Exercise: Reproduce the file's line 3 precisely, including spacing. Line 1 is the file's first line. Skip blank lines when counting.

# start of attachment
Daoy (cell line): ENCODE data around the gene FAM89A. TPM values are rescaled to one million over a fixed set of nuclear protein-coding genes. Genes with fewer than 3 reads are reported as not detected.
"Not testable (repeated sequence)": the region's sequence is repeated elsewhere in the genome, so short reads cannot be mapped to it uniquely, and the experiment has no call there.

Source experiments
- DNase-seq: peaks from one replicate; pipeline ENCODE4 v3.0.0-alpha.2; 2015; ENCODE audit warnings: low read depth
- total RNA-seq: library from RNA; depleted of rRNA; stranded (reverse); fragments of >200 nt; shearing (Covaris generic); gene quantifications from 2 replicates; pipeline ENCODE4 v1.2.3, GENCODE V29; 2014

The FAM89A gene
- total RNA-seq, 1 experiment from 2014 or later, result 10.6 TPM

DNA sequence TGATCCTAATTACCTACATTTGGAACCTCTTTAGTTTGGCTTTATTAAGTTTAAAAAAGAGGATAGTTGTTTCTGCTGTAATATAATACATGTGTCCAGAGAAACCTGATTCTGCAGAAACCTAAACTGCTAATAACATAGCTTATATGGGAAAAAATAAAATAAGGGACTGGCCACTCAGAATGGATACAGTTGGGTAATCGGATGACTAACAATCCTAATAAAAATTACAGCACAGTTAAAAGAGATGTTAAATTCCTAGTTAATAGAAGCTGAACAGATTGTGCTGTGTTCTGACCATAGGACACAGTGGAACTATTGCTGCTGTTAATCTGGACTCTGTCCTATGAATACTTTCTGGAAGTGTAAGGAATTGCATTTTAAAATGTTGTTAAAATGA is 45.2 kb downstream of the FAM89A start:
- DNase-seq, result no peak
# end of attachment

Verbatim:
Source experiments